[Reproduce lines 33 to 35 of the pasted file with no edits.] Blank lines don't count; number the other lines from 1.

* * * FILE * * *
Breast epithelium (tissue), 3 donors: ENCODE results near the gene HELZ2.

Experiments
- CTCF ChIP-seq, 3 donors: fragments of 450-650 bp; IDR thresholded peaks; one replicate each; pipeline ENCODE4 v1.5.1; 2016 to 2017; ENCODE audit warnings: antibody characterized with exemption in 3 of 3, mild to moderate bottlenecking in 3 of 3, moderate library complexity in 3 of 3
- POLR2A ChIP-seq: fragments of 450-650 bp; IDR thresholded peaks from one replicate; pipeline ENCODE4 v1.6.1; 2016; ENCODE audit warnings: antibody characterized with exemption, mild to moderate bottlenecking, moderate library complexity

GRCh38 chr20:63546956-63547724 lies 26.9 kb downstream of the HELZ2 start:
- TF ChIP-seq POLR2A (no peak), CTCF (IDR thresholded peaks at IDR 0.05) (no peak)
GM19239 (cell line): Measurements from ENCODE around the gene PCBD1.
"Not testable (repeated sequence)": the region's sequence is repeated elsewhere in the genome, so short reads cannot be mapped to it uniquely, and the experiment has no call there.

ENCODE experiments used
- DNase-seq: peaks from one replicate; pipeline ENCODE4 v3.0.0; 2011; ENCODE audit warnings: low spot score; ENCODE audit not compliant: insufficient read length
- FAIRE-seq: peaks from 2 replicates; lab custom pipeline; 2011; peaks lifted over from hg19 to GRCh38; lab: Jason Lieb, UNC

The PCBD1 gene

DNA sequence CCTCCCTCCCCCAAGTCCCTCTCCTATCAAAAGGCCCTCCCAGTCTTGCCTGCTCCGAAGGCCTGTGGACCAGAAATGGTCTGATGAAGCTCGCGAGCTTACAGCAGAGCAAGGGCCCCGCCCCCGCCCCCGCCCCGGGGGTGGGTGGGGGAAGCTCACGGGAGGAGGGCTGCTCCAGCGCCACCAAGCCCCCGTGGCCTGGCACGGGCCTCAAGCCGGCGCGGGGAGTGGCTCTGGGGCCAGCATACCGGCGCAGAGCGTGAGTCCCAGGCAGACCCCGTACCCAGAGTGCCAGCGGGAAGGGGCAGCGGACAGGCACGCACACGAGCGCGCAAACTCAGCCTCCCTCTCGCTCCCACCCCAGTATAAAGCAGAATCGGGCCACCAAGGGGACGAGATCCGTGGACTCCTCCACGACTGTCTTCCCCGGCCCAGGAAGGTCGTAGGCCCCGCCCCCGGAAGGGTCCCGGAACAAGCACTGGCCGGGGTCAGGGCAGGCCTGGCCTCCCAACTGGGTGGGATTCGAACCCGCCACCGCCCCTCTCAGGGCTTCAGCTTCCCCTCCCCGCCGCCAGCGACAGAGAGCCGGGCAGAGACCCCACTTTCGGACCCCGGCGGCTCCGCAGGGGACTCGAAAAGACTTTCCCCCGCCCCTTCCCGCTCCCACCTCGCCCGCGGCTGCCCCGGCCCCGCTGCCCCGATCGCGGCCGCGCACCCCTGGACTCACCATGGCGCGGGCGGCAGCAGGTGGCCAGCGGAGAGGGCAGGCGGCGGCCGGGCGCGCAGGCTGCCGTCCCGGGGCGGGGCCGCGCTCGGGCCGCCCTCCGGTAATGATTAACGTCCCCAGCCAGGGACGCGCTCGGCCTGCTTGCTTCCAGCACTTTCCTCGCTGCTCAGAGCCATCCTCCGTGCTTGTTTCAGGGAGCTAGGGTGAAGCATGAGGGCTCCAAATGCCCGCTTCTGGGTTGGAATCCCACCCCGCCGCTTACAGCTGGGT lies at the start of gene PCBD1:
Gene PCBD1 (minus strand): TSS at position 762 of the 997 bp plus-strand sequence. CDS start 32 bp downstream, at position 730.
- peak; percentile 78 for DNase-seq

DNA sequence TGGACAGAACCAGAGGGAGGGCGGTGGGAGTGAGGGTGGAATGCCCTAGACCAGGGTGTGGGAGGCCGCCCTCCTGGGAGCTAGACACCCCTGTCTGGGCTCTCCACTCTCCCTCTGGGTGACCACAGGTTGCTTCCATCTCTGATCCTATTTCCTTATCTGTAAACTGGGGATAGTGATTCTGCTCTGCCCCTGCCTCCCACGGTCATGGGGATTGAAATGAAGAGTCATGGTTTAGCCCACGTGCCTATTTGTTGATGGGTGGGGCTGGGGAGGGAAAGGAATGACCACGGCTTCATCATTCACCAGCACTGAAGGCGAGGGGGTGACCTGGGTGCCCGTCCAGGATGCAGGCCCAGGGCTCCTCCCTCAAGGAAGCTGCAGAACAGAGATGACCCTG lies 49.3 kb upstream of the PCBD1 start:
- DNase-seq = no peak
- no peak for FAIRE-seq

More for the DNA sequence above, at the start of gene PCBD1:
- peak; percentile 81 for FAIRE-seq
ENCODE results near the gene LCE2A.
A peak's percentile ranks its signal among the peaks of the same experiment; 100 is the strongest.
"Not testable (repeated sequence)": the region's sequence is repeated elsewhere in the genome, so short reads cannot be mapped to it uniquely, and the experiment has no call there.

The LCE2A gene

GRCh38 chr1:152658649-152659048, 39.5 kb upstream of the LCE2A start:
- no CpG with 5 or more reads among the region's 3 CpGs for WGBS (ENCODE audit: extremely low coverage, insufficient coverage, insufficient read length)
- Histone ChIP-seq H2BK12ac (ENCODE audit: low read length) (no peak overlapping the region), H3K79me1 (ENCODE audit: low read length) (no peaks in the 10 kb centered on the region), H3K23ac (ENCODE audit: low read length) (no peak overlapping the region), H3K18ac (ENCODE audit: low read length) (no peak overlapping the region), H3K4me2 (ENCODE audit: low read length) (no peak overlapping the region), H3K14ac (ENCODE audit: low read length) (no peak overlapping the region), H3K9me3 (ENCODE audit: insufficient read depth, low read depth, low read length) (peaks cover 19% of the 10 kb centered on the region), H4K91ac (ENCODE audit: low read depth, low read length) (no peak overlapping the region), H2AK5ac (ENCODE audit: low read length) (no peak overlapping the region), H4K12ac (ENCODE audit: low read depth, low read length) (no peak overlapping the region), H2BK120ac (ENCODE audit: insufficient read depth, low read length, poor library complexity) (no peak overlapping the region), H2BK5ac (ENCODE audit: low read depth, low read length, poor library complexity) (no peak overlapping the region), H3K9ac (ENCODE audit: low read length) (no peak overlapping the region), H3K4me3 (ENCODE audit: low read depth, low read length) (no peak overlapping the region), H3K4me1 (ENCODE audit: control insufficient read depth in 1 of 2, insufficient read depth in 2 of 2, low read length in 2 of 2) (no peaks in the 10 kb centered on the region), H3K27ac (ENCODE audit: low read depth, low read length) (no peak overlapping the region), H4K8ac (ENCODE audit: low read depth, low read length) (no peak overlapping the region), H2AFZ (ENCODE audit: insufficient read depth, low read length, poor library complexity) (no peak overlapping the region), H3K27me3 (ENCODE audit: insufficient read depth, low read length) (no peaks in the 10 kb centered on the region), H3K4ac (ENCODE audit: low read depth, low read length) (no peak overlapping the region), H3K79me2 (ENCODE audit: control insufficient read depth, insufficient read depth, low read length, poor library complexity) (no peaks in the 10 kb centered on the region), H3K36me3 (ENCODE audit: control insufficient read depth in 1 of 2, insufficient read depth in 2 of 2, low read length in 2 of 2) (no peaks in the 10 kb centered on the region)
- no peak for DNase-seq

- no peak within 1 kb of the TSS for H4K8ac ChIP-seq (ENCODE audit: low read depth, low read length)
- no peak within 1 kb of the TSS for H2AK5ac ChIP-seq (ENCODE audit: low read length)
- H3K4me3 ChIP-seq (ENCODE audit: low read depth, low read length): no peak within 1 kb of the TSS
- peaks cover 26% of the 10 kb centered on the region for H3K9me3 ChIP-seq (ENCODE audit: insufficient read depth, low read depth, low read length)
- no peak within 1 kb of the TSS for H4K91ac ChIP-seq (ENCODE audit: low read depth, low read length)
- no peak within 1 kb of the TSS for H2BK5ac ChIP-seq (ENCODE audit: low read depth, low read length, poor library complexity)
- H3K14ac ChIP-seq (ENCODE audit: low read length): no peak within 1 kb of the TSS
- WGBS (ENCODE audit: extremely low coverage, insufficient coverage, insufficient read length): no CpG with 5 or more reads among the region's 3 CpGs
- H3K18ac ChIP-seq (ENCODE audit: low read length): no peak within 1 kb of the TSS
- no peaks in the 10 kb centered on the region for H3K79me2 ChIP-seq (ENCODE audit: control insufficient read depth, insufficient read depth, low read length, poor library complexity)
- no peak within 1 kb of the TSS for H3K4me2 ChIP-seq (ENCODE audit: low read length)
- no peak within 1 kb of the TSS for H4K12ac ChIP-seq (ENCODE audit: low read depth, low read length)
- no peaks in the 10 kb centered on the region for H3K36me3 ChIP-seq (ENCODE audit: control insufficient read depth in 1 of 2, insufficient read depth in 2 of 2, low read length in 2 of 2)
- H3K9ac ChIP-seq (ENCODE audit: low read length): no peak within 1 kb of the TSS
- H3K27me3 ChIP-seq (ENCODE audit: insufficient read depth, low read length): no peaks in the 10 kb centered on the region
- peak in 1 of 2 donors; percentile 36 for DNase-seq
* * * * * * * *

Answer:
- no peak within 1 kb of the TSS for H4K91ac ChIP-seq (ENCODE audit: low read depth, low read length)
- no peak within 1 kb of the TSS for H2BK5ac ChIP-seq (ENCODE audit: low read depth, low read length, poor library complexity)
- H3K14ac ChIP-seq (ENCODE audit: low read length): no peak within 1 kb of the TSS